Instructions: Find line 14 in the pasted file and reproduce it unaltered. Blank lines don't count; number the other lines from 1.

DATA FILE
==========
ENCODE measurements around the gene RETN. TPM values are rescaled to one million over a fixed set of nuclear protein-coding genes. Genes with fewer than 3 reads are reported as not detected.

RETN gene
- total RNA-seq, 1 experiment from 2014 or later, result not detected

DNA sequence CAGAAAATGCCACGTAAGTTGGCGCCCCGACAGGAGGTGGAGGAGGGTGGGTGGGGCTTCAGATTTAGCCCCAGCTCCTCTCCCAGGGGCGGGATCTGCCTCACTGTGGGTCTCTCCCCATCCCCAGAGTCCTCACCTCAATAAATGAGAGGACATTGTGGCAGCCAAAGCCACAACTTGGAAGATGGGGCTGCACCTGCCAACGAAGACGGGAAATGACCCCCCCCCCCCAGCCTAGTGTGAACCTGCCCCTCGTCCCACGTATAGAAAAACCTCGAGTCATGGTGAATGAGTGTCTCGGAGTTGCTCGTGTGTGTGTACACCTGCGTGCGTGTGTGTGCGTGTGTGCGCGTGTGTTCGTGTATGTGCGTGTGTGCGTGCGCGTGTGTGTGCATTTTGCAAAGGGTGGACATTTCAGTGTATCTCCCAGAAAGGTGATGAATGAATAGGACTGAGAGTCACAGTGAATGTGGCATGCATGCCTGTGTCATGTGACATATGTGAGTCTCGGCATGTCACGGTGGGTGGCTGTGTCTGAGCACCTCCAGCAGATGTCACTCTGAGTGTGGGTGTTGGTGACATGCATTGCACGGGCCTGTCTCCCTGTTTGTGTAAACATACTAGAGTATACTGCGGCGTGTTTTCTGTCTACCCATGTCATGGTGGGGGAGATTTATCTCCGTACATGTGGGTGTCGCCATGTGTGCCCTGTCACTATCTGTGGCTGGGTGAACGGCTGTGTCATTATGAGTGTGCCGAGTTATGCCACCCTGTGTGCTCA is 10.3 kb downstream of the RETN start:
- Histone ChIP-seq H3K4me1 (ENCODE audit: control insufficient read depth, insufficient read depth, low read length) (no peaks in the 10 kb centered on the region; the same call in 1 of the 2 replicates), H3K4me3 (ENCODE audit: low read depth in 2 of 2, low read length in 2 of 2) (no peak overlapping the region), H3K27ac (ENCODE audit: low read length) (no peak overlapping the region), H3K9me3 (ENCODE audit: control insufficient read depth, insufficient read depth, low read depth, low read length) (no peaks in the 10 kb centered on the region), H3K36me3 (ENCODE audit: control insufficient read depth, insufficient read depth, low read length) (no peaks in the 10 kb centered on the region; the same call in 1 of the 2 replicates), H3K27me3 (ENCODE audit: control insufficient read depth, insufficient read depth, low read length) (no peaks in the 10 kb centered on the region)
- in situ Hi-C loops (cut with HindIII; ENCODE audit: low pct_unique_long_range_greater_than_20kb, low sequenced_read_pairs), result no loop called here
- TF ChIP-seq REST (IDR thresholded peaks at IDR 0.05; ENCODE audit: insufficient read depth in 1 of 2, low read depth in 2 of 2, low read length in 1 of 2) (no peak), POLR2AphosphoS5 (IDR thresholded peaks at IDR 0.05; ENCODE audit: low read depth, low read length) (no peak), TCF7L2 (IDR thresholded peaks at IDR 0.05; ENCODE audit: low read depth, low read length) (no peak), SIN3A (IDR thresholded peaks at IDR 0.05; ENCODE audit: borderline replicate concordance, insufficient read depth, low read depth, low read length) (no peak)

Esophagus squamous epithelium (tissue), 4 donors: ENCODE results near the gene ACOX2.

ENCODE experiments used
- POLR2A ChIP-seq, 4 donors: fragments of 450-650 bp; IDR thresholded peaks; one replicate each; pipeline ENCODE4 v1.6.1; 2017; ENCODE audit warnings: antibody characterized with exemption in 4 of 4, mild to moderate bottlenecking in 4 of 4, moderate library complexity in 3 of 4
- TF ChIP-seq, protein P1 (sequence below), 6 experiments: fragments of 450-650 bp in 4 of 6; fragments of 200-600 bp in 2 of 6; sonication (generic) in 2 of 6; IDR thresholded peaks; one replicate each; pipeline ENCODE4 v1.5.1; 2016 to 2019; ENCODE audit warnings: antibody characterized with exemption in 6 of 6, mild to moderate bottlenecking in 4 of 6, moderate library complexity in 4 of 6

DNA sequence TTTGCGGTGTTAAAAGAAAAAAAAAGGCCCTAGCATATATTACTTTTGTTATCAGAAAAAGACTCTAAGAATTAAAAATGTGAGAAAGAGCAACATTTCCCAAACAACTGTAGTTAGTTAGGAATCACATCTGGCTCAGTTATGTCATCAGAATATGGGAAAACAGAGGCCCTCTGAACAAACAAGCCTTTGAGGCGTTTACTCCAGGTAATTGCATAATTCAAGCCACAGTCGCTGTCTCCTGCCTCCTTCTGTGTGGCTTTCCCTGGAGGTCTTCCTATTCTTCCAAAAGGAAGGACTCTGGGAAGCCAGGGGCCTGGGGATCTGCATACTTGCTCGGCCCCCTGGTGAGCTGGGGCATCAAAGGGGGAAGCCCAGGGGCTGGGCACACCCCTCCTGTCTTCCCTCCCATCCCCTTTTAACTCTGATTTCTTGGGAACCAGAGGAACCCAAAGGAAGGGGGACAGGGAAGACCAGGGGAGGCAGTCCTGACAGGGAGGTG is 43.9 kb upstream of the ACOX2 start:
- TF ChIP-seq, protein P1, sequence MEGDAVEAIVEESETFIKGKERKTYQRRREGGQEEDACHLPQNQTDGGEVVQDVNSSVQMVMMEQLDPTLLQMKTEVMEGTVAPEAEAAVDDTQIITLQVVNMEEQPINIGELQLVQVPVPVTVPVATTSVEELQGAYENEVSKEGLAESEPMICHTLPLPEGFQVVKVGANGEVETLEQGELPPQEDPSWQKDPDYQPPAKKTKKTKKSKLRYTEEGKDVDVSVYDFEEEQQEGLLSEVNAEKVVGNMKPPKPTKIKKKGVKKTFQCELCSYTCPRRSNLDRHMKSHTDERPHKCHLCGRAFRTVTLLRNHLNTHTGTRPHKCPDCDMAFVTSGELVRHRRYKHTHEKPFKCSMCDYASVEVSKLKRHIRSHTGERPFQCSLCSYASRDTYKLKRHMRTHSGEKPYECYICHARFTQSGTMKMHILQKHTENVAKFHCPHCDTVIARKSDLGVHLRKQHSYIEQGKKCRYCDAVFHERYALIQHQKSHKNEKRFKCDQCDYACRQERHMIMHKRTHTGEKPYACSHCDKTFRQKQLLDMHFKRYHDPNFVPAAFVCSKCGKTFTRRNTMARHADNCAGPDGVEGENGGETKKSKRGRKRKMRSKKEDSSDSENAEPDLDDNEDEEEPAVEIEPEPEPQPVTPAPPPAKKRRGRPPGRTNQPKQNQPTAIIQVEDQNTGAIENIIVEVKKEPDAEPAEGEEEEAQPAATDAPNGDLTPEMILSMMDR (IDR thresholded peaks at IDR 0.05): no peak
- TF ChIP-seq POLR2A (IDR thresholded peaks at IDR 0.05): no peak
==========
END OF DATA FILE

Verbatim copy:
- TF ChIP-seq POLR2A (IDR thresholded peaks at IDR 0.05): no peak